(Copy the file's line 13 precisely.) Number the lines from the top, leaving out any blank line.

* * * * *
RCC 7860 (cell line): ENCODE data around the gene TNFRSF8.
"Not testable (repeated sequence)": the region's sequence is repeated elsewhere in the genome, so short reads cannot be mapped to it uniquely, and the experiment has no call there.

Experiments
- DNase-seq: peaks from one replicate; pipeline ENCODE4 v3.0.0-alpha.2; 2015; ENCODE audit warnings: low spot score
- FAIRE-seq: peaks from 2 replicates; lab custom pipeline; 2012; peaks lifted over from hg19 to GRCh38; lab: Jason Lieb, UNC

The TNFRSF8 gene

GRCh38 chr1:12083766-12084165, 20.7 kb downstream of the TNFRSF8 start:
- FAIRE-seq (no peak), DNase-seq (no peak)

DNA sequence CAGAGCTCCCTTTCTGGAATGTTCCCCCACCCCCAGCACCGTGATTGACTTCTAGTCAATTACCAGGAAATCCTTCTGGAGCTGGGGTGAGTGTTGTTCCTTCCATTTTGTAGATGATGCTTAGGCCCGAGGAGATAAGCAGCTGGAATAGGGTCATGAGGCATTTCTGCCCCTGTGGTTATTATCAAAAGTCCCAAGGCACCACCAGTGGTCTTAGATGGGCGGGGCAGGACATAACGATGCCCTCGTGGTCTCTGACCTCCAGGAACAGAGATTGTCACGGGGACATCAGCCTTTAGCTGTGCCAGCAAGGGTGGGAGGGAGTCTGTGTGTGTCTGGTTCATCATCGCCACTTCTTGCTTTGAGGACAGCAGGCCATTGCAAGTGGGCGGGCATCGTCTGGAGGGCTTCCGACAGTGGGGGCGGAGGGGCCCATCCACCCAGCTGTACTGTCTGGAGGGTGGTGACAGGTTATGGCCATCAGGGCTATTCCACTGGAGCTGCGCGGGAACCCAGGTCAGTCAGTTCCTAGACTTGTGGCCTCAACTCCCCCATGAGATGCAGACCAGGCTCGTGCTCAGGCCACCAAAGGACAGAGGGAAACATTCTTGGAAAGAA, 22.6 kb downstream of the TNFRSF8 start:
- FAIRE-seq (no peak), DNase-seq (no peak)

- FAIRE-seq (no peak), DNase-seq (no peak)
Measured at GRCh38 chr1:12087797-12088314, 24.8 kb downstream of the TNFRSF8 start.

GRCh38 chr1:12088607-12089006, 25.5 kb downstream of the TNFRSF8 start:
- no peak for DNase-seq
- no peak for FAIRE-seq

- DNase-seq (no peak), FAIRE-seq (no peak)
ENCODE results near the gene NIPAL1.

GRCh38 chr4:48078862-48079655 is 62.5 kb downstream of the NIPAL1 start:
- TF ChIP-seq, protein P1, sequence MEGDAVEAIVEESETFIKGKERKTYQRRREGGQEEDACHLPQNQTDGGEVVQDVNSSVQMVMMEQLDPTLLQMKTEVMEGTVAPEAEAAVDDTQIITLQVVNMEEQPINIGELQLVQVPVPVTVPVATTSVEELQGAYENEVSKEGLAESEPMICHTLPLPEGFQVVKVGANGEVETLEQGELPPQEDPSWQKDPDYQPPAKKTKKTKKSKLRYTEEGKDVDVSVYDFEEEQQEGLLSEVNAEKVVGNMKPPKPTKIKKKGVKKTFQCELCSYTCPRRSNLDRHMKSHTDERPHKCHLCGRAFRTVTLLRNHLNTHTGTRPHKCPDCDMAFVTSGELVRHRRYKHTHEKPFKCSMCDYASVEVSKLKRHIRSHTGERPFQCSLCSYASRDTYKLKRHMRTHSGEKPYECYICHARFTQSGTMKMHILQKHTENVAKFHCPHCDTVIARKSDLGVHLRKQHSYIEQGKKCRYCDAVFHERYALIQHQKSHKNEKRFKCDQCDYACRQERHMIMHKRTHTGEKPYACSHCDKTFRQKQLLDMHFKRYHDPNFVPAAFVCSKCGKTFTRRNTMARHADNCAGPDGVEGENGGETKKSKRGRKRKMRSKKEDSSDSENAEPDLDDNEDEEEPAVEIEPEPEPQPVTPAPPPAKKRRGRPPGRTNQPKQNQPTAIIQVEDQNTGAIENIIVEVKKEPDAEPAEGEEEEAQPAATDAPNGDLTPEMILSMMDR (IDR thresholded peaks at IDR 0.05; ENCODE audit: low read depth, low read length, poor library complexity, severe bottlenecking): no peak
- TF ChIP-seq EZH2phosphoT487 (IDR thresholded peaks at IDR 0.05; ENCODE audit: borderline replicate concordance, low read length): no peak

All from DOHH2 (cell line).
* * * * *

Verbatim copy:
GRCh38 chr1:12088607-12089006, 25.5 kb downstream of the TNFRSF8 start: